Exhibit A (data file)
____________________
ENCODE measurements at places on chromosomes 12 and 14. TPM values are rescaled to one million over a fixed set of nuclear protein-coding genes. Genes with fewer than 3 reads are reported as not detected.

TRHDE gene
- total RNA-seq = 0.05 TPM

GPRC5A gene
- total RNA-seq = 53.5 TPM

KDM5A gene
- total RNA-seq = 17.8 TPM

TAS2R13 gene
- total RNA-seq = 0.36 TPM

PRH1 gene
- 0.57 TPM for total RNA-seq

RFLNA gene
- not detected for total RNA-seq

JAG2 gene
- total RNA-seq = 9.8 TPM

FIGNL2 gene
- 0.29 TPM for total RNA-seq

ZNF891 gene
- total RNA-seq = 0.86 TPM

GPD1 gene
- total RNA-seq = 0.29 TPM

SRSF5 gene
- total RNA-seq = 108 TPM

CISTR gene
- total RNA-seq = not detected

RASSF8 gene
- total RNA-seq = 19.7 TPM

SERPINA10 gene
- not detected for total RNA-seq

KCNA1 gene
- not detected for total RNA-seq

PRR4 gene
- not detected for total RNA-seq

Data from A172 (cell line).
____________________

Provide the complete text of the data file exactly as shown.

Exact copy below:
ENCODE measurements at places on chromosomes 12 and 14. TPM values are rescaled to one million over a fixed set of nuclear protein-coding genes. Genes with fewer than 3 reads are reported as not detected.

TRHDE gene
- total RNA-seq = 0.05 TPM

GPRC5A gene
- total RNA-seq = 53.5 TPM

KDM5A gene
- total RNA-seq = 17.8 TPM

TAS2R13 gene
- total RNA-seq = 0.36 TPM

PRH1 gene
- 0.57 TPM for total RNA-seq

RFLNA gene
- not detected for total RNA-seq

JAG2 gene
- total RNA-seq = 9.8 TPM

FIGNL2 gene
- 0.29 TPM for total RNA-seq

ZNF891 gene
- total RNA-seq = 0.86 TPM

GPD1 gene
- total RNA-seq = 0.29 TPM

SRSF5 gene
- total RNA-seq = 108 TPM

CISTR gene
- total RNA-seq = not detected

RASSF8 gene
- total RNA-seq = 19.7 TPM

SERPINA10 gene
- not detected for total RNA-seq

KCNA1 gene
- not detected for total RNA-seq

PRR4 gene
- not detected for total RNA-seq

Data from A172 (cell line).